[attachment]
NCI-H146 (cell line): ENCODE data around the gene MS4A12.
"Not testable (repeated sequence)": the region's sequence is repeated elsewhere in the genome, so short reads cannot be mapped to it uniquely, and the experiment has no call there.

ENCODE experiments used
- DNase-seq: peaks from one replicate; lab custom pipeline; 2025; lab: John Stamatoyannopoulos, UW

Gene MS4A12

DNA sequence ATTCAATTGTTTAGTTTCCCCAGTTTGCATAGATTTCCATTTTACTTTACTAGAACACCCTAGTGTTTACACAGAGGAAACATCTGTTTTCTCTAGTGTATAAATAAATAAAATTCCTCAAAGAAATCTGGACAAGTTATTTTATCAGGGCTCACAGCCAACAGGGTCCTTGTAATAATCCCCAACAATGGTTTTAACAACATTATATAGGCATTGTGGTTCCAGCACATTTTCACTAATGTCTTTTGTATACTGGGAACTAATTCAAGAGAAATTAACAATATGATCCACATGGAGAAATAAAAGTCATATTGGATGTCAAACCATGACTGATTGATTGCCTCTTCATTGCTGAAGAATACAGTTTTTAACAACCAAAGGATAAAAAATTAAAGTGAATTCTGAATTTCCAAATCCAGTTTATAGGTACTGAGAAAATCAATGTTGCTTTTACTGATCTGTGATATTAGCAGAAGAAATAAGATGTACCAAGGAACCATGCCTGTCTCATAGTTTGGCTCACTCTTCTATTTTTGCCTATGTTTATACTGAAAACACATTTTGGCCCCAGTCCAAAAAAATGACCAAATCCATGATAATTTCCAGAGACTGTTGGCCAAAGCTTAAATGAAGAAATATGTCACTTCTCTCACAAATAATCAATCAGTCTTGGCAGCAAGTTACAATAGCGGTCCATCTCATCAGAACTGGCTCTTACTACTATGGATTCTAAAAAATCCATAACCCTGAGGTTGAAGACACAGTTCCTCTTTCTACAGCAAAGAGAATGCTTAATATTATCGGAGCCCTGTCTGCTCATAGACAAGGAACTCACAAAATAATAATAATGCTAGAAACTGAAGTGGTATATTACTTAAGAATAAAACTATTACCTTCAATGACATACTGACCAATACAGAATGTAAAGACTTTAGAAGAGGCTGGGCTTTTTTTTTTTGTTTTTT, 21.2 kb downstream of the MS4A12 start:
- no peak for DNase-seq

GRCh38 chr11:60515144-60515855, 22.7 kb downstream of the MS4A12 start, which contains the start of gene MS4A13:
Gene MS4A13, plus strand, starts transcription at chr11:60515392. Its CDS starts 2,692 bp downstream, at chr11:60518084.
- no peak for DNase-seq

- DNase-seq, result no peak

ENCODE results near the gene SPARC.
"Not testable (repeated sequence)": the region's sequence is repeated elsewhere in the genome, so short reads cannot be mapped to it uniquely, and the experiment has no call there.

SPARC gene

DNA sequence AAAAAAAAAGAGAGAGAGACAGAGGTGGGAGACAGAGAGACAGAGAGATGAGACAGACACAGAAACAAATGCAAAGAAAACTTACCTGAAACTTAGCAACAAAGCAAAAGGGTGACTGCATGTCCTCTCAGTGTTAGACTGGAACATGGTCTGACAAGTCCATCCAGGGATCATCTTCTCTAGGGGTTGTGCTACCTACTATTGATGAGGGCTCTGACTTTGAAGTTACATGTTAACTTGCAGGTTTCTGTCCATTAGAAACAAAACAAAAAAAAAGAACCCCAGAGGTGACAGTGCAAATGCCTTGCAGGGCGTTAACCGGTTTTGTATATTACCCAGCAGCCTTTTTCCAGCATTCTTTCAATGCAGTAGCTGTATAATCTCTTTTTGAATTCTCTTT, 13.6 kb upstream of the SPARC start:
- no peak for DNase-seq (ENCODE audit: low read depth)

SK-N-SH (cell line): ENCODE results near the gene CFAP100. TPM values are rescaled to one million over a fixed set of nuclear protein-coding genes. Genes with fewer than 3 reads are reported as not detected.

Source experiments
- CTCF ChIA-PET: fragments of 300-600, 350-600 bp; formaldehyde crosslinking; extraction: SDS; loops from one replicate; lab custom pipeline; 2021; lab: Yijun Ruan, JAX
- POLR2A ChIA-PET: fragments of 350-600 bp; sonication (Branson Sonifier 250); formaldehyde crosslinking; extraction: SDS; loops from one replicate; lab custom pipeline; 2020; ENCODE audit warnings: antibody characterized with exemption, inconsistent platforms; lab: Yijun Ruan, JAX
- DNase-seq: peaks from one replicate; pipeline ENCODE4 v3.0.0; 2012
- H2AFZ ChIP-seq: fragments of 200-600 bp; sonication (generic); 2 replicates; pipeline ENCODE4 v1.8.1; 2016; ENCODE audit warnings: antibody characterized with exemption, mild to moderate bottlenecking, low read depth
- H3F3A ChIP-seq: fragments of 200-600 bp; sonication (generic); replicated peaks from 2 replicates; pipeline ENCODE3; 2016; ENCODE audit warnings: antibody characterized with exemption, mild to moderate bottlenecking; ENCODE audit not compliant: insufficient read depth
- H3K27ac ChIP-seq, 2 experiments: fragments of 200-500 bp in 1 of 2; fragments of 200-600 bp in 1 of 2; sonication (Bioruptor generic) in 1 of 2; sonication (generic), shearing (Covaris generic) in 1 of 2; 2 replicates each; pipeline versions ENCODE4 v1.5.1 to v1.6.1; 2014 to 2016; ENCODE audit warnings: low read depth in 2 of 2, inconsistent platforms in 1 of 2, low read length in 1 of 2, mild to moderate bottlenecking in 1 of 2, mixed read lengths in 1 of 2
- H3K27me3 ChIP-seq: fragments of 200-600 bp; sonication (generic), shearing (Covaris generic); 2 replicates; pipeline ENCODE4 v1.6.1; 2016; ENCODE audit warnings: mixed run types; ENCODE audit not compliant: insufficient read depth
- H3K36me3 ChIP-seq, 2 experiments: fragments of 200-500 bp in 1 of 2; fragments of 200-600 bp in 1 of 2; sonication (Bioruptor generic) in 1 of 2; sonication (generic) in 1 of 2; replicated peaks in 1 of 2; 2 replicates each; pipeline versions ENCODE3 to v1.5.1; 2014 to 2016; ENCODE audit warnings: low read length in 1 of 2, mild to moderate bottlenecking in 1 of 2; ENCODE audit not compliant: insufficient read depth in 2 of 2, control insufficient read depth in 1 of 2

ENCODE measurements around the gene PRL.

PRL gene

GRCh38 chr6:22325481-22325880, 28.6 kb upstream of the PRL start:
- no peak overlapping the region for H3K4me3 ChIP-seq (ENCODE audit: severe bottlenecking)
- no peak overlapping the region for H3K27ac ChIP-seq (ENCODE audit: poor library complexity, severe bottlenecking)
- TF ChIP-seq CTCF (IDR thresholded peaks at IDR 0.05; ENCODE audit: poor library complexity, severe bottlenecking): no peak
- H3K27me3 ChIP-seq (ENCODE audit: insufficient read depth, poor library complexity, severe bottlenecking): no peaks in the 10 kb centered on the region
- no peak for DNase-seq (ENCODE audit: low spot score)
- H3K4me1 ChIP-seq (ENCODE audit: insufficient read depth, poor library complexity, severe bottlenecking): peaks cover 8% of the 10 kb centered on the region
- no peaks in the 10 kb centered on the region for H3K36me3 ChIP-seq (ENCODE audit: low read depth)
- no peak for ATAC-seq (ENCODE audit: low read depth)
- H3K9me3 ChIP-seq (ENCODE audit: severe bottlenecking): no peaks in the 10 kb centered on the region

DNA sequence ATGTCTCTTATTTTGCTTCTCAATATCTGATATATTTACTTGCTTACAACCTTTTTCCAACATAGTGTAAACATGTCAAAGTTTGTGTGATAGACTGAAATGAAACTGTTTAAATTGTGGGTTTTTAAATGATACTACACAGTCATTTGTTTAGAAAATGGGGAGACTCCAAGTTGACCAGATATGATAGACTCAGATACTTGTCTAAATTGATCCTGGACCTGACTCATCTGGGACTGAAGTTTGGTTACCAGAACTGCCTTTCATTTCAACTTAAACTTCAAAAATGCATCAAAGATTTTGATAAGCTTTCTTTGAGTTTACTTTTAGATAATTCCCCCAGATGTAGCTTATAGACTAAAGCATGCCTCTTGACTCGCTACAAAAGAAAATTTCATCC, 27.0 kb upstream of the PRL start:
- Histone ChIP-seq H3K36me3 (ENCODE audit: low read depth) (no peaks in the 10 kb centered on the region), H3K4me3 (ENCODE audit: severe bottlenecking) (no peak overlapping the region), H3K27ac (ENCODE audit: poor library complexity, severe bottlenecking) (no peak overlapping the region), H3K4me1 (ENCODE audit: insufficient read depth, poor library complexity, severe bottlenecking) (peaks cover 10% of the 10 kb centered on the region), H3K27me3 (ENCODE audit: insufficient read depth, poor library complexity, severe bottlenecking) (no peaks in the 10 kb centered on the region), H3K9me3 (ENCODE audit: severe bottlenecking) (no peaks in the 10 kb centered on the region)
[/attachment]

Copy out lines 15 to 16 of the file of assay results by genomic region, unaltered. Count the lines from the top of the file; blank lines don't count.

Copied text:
DNA sequence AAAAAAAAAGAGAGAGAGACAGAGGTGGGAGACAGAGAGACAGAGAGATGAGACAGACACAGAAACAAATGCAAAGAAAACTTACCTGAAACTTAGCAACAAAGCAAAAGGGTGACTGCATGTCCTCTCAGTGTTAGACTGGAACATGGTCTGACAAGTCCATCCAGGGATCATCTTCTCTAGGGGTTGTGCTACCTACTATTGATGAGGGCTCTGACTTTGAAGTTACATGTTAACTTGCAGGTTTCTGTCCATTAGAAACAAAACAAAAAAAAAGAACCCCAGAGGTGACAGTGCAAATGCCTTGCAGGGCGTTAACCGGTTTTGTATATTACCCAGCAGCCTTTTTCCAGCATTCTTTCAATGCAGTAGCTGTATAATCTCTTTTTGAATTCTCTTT, 13.6 kb upstream of the SPARC start:
- no peak for DNase-seq (ENCODE audit: low read depth)